Clinton was already wealthy when she ran for president in 2008. Yet in the primary in Pennsylvania -- a bastion of blue-collar voters -- she bested Barack Obama by 12 points among voters earning between $30,000 and $50,000 a year, according to CNN exit polls.

FDR, JFK, Jay Rockefeller and all the other wealthy Democrats were seen as champions of working people. Same with Clinton. All her life, she has been a tireless advocate for the middle class and those struggling to get into the middle class. From her days at the Children's Defense Fund to her advocacy for the rights of women and girls around the world, Clinton has a consistent record of fighting for middle-class economics and middle-class values.

As an adviser to the super PAC that hammered Mitt Romney's business record, let me explain why Clinton's case is different. The issue was never how much money Romney had; it was how he made that money.

When you amass a megafortune in part by taking over companies, loading them with debt, plunging them into bankruptcy while paying yourself millions -- well, folks don't like that. And when Romney combined that Gordon Gekko image with an agenda that included cutting taxes for the rich and making Medicare a voucher program, voters got the sense that he was not on their side.

'Truly well off': Hillary steps in it
The Clinton family's road to riches

There is a dichotomy of elitism. Republicans' downfall is economic elitism. For generations they've been seen as the party of the rich. Democrats don't have that problem. Their Achilles' heel is cultural elitism: the sense that they value highfalutin' Ivy League degrees more than practical experience; that they look down their noses at folks who go to church, hunt and fish, and salute the flag.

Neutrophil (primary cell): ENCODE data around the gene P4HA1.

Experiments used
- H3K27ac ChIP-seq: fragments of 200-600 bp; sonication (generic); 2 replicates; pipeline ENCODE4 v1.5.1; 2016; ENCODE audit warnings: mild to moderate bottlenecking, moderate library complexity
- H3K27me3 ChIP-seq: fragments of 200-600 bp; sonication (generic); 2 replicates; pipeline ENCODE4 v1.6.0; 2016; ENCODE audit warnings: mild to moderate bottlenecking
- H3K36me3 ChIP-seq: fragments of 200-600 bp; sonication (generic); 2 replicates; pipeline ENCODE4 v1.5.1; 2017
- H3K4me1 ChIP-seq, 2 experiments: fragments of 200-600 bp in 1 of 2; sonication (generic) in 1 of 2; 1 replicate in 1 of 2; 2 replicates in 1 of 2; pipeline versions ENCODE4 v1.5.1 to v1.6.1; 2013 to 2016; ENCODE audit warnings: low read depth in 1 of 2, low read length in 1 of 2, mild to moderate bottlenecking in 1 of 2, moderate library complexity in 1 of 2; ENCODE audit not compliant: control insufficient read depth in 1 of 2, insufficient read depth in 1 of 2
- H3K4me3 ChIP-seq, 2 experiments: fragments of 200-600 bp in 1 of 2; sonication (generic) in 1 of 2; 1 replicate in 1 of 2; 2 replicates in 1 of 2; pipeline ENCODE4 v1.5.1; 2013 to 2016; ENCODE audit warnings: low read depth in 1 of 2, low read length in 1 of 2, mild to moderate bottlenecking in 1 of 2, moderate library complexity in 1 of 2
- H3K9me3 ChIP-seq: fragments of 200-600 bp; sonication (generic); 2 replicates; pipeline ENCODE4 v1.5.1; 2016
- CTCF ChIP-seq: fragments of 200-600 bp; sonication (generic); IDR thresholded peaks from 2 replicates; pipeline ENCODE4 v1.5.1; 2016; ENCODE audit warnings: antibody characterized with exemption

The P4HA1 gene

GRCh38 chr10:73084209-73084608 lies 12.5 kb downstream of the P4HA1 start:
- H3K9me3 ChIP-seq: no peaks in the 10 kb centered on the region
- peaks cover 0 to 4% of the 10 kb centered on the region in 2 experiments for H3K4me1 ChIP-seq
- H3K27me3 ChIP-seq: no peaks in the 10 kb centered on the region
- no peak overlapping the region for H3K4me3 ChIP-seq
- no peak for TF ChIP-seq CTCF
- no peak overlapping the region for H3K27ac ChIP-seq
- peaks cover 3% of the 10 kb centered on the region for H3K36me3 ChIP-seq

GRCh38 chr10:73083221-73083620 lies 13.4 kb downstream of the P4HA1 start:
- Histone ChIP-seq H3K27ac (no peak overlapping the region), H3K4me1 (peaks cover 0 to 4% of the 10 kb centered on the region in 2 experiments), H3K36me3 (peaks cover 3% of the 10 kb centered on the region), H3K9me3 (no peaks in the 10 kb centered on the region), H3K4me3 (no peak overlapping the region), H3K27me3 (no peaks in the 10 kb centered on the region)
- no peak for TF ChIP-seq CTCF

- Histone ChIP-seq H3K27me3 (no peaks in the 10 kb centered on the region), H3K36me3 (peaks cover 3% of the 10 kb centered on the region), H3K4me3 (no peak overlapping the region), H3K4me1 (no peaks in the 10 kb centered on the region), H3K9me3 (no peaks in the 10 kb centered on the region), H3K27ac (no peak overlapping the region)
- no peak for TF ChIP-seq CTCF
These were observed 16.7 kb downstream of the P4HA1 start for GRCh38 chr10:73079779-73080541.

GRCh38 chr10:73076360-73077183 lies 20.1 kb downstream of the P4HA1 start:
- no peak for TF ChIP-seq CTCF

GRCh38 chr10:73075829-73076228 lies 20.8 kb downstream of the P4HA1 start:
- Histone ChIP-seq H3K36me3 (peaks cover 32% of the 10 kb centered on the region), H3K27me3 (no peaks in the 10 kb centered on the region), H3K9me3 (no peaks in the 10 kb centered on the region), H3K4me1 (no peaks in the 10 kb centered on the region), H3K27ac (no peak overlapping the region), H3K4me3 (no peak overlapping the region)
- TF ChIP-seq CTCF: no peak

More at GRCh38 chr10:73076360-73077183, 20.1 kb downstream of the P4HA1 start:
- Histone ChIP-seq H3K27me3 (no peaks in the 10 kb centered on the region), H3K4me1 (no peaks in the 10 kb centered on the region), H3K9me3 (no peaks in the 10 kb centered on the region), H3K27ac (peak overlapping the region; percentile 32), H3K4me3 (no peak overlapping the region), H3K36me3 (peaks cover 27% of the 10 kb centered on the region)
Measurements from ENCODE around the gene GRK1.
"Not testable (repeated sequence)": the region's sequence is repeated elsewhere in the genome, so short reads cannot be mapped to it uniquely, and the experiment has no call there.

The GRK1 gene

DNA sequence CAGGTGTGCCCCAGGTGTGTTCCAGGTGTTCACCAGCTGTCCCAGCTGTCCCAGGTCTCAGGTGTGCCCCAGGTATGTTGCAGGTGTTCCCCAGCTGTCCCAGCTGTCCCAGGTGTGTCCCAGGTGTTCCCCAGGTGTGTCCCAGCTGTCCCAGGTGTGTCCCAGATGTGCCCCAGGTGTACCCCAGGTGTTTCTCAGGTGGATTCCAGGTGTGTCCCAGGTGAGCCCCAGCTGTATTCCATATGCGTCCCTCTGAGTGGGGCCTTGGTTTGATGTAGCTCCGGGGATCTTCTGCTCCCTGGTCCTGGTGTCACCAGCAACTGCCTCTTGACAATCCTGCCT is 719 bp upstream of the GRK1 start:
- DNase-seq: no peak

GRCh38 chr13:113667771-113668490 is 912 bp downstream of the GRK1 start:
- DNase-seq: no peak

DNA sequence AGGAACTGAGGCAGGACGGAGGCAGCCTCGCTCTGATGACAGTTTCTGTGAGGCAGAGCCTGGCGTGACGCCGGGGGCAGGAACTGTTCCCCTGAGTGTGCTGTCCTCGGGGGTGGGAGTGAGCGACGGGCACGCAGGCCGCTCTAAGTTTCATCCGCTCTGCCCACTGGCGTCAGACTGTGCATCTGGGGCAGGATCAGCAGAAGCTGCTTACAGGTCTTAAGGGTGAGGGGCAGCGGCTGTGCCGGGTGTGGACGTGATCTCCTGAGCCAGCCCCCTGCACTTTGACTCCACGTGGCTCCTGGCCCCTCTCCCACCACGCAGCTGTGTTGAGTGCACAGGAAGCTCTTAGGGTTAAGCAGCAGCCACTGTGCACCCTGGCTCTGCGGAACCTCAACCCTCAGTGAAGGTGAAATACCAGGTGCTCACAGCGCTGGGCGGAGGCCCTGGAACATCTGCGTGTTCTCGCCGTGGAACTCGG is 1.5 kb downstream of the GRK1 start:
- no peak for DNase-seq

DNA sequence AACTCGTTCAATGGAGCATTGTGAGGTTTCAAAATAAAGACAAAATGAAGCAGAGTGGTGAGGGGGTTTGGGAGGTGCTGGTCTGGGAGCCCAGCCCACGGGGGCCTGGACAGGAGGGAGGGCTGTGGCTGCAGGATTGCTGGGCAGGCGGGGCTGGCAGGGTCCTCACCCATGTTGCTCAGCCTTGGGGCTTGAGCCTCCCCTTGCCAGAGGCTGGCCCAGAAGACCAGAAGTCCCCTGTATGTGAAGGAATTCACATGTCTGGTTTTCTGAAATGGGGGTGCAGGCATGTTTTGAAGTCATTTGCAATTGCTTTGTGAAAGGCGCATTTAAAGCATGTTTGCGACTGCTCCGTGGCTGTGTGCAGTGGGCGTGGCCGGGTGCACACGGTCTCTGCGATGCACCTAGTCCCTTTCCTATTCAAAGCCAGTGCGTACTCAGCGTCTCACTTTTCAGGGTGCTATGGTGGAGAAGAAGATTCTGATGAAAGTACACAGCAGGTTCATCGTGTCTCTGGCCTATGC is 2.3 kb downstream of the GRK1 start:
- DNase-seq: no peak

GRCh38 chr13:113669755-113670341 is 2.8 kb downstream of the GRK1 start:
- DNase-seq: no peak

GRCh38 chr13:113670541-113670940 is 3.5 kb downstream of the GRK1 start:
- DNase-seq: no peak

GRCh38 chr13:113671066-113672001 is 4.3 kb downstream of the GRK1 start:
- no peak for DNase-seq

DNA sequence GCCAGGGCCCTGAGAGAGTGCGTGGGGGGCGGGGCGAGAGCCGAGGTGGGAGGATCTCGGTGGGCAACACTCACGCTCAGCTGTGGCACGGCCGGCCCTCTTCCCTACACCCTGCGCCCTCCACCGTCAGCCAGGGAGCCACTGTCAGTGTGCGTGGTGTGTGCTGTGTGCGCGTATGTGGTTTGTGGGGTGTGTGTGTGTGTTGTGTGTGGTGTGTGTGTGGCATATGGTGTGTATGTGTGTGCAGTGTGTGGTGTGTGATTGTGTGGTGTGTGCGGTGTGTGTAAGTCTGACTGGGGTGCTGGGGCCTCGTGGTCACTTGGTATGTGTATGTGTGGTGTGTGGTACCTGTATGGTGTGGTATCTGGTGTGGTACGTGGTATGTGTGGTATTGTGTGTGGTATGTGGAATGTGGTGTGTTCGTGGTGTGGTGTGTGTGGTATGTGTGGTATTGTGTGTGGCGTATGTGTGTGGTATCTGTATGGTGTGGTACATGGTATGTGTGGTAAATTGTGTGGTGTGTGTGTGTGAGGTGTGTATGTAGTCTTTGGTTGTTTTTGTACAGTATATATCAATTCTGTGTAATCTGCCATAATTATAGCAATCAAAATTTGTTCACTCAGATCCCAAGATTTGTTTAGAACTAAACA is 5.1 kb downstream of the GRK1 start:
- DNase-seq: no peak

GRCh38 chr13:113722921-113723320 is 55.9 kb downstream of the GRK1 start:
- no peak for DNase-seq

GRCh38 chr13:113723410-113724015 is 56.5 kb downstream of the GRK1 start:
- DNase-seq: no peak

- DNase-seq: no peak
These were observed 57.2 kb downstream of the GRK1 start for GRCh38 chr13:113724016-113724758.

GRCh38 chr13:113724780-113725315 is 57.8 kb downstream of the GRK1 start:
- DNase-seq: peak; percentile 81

Both are caricatures, to be sure. But as a Democratic strategist I am always more worried about cultural elitism than a Democrat's wealth. And remember: George W. Bush had degrees from both Harvard and Yale but was seen as a down-home guy you could have a beer with.

There's no doubt that this is a populist moment. Americans worry about the collapse of the American Dream and the shrinking of the middle class. If Clinton runs on an agenda of empowering working people -- with an increase in the minimum wage, equal pay for women, student debt relief, increased availability of child care, prekindergarten, and an end to tax breaks for corporations that ship jobs overseas -- few voters will care how fat her bank account is.

Read CNNOpinion's new Flipboard magazine.

Follow us on Twitter @CNNOpinion.

Join us on Facebook.com/CNNOpinion.

ADVERTISEMENT
Part of complete coverage on